The sun begins to set throwing a golden red glow over this stunning scene. As we drive back to camp I watch the sun setting over the rugged mountains, a bath of golden light picking up the greens, reds and yellows in the grasses and bushes growing out of the rocky outcrops. It is quite mesmerising. Back at camp we sit around the camp fire within these mountains and discuss our amazing day. 

I fall to sleep content in the sound of the wild all around me.  

This is my Africa, a rich beautiful natural bio diversity. 

Day 2 -  

The camp is set in the mountains, I wake to a stunning view of the rugged outcrops with Gerenuk grazing on the steep slopes. The sun is starting to cast is golden glow over the tops of the mountains, it a multicoloured light show of vibrant oranges, reds and blues. The tent is set on one of the rugged outcrops and underneath there is a small cave, as I walk down past it to go to my vehicle I see distinctive pugmarks of a Leopard. These mountains are the perfect territory for their hunting so I am not surprised the Leopard uses the small cave as shelter from the night cold. The early morning is crisp but not cold, it will heat up very quickly. 

Back down by the Ewaso Nyiro River we see Elephants crossing, their large legs thick as tree trunk splash up the waters. The young bulls start rolling over in the refreshing water splashing themselves to cool their already hot bodies. Vultures fly over head to sun bathe on the banks. The river provides such good water to the plants here it is always a rich utopia of animals wanting to drink and eat. The Elephants draw in large quantities of water and through their trunks to either drink or spray over themselves.  

Masai Men

Giraffe feed off of Yellow back Acacia trees where Weaver nests hang like decorations. The rich yellow and green plumage of the birds are in contrast to their black faces. They flutter in and out of the nests in busy preparation for laying eggs. Their nests are so intricately woven hence how they became known as weavers.  

We stop to admire the stunning Acacia trees with vines twisted artfully around the trunks. These are natural architectural works of art, the designs are just so beautiful and natural. The reality is the vine will eventually strangle the tree and it will die, it brings a new meaning to the phrase dying for your art. The vine will thicken and the twists become more elaborate and captivating.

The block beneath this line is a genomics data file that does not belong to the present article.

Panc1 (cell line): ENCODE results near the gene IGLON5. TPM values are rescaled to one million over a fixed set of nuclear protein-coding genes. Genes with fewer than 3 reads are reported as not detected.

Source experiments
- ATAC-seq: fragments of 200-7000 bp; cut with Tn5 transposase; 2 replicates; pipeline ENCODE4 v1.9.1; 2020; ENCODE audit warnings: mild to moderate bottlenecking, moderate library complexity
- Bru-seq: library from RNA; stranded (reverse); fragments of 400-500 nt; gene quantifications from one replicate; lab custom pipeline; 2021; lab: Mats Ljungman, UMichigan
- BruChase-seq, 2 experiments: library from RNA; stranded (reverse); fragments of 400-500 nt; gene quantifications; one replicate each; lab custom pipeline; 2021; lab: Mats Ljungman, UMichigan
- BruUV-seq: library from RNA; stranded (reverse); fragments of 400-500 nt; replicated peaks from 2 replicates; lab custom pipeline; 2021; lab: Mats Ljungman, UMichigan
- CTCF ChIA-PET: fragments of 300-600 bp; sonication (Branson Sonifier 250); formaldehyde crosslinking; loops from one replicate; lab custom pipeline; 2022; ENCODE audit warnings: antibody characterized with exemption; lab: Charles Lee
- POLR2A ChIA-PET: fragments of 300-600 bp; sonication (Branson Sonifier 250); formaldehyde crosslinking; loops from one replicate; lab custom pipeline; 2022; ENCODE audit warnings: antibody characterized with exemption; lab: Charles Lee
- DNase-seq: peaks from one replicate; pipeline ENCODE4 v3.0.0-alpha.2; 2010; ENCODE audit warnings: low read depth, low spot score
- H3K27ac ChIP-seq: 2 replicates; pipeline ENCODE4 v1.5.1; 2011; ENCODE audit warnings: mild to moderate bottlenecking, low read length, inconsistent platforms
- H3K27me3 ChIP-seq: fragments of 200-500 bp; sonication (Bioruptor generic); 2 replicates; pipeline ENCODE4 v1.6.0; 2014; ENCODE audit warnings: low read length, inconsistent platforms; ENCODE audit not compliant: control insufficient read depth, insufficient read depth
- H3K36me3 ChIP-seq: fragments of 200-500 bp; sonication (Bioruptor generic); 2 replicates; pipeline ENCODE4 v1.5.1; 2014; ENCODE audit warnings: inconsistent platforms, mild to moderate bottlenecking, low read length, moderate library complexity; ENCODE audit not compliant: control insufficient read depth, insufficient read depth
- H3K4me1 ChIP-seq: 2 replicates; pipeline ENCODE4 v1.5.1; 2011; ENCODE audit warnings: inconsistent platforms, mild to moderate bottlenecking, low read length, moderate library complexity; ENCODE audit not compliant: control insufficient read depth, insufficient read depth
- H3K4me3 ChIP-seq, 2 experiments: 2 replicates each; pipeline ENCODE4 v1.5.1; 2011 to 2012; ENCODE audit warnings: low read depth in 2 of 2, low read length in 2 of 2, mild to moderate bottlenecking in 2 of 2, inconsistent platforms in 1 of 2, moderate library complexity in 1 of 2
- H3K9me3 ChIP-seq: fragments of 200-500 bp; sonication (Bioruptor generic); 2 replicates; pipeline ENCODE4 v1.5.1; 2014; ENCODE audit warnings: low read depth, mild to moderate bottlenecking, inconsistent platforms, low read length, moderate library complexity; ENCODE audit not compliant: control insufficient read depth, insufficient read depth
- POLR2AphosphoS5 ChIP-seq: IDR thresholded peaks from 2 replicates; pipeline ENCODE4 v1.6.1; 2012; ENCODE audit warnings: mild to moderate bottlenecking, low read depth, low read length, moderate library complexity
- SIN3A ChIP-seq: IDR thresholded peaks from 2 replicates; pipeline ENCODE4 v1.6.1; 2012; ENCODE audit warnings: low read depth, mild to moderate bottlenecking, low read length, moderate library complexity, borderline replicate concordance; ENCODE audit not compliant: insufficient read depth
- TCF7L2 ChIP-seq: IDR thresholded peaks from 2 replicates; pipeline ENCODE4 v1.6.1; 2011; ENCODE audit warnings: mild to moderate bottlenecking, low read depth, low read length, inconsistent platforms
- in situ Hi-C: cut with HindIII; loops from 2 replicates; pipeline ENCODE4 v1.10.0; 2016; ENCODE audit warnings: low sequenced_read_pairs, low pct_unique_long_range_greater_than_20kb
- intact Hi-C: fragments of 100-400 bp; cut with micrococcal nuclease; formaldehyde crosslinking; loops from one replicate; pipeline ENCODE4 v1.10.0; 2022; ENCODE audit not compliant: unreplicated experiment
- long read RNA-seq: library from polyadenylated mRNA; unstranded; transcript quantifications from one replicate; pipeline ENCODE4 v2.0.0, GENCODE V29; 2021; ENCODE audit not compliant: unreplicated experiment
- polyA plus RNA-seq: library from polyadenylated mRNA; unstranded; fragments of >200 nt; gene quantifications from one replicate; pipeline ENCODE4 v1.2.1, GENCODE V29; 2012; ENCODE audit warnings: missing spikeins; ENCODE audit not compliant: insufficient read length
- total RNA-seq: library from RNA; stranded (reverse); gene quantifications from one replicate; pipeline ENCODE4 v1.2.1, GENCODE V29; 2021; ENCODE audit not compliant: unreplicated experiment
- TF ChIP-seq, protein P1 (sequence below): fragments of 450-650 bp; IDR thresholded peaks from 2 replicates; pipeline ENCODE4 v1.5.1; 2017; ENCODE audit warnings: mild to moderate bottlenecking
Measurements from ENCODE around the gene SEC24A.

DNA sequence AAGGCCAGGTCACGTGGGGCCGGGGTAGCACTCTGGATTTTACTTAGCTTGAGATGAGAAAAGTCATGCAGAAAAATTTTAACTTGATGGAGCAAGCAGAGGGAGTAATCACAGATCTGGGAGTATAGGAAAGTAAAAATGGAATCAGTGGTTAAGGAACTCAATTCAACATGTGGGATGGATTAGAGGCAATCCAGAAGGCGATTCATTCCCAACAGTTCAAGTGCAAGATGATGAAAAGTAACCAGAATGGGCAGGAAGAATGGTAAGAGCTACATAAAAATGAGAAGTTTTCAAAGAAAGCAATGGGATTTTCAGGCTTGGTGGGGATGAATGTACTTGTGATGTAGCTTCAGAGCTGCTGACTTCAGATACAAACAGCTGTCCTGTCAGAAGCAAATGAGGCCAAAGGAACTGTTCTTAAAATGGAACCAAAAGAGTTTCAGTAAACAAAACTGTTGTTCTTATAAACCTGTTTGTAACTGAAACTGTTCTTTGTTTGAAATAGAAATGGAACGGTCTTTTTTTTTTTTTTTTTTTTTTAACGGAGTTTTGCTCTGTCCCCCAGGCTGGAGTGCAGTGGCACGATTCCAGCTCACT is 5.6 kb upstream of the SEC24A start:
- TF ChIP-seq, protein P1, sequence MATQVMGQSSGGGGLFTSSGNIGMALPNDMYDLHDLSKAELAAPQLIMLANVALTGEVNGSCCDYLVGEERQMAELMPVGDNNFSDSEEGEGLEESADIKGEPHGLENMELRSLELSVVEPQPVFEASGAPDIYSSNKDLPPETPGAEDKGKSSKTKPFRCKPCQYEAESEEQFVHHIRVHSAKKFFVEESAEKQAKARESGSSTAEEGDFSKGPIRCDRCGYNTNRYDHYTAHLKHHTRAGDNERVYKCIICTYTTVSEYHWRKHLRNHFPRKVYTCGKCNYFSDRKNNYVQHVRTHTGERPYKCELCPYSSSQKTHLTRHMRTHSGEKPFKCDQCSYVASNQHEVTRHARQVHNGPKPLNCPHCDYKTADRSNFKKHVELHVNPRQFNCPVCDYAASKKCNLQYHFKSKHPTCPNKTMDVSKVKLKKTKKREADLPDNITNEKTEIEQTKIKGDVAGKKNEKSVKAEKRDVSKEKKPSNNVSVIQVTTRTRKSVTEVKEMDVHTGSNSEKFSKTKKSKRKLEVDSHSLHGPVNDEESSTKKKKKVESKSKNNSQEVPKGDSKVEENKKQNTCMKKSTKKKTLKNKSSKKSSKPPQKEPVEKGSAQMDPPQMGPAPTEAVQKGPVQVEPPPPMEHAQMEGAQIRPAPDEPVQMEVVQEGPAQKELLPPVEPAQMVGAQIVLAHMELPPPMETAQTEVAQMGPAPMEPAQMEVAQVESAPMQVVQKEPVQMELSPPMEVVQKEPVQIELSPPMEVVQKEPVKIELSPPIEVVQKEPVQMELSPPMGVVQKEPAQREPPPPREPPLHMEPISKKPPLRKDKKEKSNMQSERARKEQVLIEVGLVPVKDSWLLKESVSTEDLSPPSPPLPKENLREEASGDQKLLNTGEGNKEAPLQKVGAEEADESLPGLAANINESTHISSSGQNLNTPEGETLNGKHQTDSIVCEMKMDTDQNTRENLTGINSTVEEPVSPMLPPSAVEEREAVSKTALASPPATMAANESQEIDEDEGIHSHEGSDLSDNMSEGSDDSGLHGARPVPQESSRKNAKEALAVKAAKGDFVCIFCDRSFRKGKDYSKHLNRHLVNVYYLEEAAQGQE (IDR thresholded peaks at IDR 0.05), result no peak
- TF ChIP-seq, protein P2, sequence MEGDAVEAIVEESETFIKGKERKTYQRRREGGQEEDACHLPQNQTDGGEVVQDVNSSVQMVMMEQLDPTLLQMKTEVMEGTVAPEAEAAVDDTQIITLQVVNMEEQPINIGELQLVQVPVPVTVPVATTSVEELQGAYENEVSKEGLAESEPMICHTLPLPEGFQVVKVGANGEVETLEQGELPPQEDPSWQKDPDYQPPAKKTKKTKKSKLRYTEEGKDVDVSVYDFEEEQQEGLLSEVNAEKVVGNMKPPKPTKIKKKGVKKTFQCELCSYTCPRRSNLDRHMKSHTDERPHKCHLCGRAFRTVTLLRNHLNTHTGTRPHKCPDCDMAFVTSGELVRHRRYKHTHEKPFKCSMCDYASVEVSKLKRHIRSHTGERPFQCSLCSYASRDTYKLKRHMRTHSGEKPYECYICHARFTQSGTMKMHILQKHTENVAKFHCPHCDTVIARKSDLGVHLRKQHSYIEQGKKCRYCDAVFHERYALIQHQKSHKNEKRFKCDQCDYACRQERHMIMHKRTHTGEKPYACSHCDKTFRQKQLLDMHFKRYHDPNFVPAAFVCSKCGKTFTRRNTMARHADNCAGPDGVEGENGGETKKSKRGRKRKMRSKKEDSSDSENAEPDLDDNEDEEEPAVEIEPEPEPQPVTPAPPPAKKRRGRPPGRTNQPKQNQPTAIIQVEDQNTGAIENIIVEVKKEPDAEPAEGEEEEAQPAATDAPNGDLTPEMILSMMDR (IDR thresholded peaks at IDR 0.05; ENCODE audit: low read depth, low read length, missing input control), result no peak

I love the forests with the Gnarly old trees with thick trunks, the growths on the tree trunks look like old men’s faces, the wild man of the forest peers out at me like a poem. You can see how people in ancient times thought the trees were alive with mythical powers, your imagination could run wild here. As a photographer these growths and knots are the perfect picture. 

Grey Rocks rise from the ground like ancient sleeping giants, they are covered in moss and the light captures the vivid greens. We breakfast by the river, Elephants graze nearby and walk into the water to drink and use their trunks to spray water over themselves to cool. It is so relaxing and peaceful. 

We find a young female Leopard around 2-3 years old up a tree dangling all four legs and her tail over a thick branch. She is very contented and asleep. She stretches giving us a beautiful view of her stunning bluey green eyes, so vibrant and alert. She then climbs to a higher branch for more shade. Her coat is so soft and silky with her stunning markings. She lays over another branch and views us inquisitively, she does not seem shy but curious. When you find a Leopard you insistently feel at peace in its company as its solitude creates an aura of calm serenity. Leopards for often called shy and elusive but that has not been my experience of them. Because they live alone and have wonderful camouflage fur they are more difficult to spot but when you do I find them to be quite relaxed as long as you do not invade their personal space.  

We lunch in the forest amongst the beautiful trees, the late afternoon sun is so hot and we need the shade. My eyes pick up the patterns and artwork in the knotted trunks of the trees. I am captivated by the beauty of the environment here, it is so hot and dry but the forests are so green and beautiful. Birds nest between the twisted branches and sing sweet songs, it is so calm and tranquil. 

Later in the afternoon we find a young male Lion of around 3 years old sleeping next to some bushes. He has a tagging collar on so the conservationists can track the pride. It is a debatable issue whether this is worthwhile I have heard both argument. He is away from the rest of the pride which means they are close or he has recently been ejected from it so he can learn to hunt and defend for himself until he starts his own pride in a couple of years. 

We drive past herds of Elephants walking towards the river to drink and bathe. The hot sun beats down on them. Elephants may spend 12-18 hours a day feeding. Adult elephants can eat between 200-600 pounds of food a day. As herbivores, elephants consume grasses, tree foliage, bark, twigs, and other vegetation daily. Elephants can also drink up to 50 gallons of water a day. It is no wonder this herd nearly seems to wander far from the river and the lush vegetation surrounding it.